We Are Not Alone
Well, not alone in our guts, that’s for sure. We are home to many, many bacteria contained in our large intestine, small intestine, stomach, ascending and descending colon, transverse and sigmoid colon, rectum and anus. These bacteria and their complex communities, are known as gut microbiome (formally gut flora) and are actually doing wonders for our insides and outsides.
The exact number of bacteria just hanging out in our digestive system is beyond belief. It is estimated that an average adult has approximately 100 trillion of microorganisms in the intestinal system with between 300 and 1000 different kinds of beneficial species. Luckily they are so microscopic so there is plenty of room for them all to do their jobs.
These bacteria play such important roles for their hosts. As well as supporting the immune system, they help to prevent the growth of unhelpful bacteria. They also aid in producing key vitamins such as vitamin K and biotin.
When all is going well, these bacteria run their ship efficiently. However problems arise when the bad bacteria outnumber the good; things can start to go a little haywire.
Antibiotics, as the name would suggest, attack bad bacteria but also start to compromise good bacteria. This can then result in an imbalance of bacteria, where bad bacteria thrive and can cause those classic stomach un-pleasantries to arise. Bloating, gas, belching, diarrhoea and even constipation can be possible symptoms of a bacteria imbalance.
Basically everything becomes out of whack when the gut microbiome is unbalanced, making for a very unhappy belly.
Adjusting the Balance of Good and Bad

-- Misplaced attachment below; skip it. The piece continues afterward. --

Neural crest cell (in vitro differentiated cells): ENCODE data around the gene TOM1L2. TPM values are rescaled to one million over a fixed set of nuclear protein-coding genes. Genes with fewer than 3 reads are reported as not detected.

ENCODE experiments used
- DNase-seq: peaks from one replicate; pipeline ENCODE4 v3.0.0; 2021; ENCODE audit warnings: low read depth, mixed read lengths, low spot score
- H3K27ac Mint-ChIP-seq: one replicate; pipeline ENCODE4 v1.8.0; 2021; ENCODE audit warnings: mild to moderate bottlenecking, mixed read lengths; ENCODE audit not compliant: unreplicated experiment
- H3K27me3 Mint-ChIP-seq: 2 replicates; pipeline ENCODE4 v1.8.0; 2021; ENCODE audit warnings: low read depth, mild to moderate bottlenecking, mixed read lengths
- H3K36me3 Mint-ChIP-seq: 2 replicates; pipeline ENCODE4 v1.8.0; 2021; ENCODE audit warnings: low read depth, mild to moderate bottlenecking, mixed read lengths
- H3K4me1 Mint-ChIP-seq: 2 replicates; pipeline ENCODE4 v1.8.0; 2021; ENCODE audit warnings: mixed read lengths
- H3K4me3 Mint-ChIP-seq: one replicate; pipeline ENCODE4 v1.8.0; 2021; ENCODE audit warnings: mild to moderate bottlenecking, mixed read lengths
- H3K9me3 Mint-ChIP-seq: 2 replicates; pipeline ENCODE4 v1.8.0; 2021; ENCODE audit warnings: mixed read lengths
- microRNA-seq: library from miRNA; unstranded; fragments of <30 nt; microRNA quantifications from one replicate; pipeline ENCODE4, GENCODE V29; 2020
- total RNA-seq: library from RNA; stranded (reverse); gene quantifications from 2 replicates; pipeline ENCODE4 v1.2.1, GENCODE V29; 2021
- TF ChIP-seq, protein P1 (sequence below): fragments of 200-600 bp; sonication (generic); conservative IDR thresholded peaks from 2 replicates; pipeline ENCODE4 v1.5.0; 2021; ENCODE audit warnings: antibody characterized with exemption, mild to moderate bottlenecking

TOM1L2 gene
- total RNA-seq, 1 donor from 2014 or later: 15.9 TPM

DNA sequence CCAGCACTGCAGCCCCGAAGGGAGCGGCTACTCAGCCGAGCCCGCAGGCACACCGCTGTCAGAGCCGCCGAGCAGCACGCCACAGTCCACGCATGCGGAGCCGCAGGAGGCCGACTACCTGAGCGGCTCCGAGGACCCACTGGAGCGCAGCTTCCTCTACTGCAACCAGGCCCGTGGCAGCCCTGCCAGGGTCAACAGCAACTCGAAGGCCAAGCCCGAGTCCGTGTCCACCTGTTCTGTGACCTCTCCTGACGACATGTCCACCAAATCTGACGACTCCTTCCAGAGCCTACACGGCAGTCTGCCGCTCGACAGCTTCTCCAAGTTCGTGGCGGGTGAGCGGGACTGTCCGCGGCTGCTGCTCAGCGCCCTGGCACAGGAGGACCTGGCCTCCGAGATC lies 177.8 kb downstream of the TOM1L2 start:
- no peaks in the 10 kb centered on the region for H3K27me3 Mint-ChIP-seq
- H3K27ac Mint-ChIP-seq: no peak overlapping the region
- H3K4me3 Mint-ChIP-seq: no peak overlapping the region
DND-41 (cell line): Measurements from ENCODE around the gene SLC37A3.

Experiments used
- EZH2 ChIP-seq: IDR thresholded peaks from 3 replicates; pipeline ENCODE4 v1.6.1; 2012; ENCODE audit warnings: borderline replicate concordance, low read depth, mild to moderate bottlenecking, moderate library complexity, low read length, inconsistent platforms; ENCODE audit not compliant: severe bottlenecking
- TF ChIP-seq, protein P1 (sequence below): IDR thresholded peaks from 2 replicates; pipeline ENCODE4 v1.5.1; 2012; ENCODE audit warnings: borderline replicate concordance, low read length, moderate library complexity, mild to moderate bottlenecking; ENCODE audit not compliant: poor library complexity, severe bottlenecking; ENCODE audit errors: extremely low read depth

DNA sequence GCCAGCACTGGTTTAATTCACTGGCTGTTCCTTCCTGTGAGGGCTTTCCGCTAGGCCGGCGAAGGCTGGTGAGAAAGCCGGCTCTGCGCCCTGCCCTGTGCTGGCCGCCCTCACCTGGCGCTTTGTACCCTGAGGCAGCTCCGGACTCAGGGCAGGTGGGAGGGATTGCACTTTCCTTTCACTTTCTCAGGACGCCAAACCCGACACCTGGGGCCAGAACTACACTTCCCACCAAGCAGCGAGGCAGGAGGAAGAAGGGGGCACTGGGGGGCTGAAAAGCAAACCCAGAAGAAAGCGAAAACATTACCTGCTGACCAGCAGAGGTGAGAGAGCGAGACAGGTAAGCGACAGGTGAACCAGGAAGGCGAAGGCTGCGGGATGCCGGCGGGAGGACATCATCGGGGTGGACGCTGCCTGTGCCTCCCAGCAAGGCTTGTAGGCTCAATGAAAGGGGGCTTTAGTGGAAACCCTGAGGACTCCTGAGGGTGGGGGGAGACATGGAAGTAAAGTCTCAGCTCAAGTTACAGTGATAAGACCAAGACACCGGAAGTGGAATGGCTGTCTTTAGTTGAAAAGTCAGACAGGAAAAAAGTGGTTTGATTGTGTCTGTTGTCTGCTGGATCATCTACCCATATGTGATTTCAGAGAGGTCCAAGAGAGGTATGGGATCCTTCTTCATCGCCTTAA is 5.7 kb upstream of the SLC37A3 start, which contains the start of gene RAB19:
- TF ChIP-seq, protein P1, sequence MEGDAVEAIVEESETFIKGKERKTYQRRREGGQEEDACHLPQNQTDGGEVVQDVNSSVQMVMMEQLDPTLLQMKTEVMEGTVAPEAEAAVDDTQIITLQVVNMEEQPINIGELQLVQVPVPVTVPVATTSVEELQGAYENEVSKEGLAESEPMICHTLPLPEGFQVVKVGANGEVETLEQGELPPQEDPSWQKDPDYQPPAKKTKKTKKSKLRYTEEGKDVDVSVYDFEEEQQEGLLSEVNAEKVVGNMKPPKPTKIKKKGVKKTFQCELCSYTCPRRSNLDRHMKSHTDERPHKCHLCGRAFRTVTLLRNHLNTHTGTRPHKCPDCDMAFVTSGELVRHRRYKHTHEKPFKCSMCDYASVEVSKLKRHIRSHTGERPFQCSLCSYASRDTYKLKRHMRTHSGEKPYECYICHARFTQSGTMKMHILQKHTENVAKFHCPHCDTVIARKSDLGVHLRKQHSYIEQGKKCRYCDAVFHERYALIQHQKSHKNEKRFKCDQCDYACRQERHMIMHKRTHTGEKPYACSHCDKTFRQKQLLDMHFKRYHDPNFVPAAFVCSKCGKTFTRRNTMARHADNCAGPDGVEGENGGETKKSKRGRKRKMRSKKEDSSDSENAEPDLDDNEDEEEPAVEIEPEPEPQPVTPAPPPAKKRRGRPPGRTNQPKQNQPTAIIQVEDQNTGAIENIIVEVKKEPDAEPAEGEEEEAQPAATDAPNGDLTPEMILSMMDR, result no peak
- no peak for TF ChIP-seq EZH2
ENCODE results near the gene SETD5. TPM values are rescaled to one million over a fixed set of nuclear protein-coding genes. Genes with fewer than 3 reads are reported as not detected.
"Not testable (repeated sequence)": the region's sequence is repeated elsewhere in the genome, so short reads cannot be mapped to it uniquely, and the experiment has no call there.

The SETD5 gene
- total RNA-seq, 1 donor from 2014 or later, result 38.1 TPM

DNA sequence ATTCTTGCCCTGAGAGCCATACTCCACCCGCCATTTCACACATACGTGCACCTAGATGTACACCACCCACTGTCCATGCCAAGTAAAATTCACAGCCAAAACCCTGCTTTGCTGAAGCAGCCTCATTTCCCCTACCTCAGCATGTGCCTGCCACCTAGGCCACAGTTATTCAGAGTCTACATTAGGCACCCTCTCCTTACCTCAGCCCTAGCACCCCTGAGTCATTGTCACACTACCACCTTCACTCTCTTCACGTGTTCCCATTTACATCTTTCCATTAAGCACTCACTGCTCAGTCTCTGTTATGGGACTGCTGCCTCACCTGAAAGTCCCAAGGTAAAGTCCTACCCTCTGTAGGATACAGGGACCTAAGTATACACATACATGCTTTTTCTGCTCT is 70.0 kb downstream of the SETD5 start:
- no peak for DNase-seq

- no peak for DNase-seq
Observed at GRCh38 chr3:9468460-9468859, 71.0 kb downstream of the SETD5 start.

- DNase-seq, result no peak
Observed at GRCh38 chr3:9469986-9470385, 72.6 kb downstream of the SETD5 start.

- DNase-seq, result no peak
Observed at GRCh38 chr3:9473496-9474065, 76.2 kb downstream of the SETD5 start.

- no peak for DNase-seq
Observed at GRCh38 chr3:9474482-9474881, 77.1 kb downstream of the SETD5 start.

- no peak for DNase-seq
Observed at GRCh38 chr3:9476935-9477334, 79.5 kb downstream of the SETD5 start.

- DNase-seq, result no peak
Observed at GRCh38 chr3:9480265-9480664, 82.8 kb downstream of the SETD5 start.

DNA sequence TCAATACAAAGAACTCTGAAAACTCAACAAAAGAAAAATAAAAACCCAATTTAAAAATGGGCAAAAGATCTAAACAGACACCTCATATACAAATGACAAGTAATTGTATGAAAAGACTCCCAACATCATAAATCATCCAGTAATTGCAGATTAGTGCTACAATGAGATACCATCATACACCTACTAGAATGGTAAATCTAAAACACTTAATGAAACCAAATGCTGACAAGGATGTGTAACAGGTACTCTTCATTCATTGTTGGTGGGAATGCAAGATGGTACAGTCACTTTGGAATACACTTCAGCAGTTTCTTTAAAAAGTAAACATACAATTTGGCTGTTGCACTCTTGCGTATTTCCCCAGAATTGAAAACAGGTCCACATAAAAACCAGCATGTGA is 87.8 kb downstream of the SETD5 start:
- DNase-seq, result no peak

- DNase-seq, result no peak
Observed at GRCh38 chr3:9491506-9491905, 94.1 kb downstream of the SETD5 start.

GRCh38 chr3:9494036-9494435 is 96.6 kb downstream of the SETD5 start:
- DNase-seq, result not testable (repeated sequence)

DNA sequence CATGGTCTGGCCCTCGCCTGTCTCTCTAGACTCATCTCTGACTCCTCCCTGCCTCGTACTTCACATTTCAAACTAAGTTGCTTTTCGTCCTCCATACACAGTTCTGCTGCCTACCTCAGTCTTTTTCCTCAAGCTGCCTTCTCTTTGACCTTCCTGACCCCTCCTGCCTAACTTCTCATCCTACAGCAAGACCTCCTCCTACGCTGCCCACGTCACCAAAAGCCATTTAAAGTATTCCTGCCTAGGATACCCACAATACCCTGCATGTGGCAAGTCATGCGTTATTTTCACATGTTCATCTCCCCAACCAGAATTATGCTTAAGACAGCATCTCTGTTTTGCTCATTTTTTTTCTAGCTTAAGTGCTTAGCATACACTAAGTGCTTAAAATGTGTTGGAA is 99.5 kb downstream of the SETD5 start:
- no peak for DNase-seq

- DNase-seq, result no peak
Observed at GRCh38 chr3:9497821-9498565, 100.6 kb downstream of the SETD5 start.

Gut health cannot be underestimated. A healthy microbiome is the key to a thriving, healthy body.
This is why supplementing with probiotics to ensure the body is equipped with good bacteria, could be beneficial.
Probiotics are beneficial microorganisms that have been shown to help support immunity and digestion, as well as helping to reduce any digestive discomfort. By supporting the balance of the gut microbiometion support is also given to the digestion and absorption of nutrients as well as for immune function and general digestive health.
Pre before Pro
Poor diet and lifestyle choices, some medications, and travelling are just some scenarios where the gut microbiome may be affected. By supplementing the body with probiotics, balance can be quickly restored and may help with any digestive symptoms or upset, and if taken beforehand may help to reduce their occurrence.
Like any living organism however, probiotics need food to survive. Prebiotics are nutrients that help support the growth and activity of the gut microbiome.
Prebiotics are just as important as probiotics, as they help to nourish and feed the bacteria in our gut, helping them to flourish in order to maintain and perform their function in the gut. Prebiotics are found in asparagus, artichokes, chickpeas, chicory root and fibres such as psyllium and slippery elm.
If you have recently been on a course of antibiotics, or if travelling, or are displaying symptoms of digestive imbalance, probiotics may be a good option to consider. It’s a good idea to look for a probiotic with several strains as well as at least one prebiotic to help provide nutrients for the bacteria.
It is recommended to consult with your healthcare practitioner if you have any concerns in regards to digestive conditions or symptoms which you may be experiencing.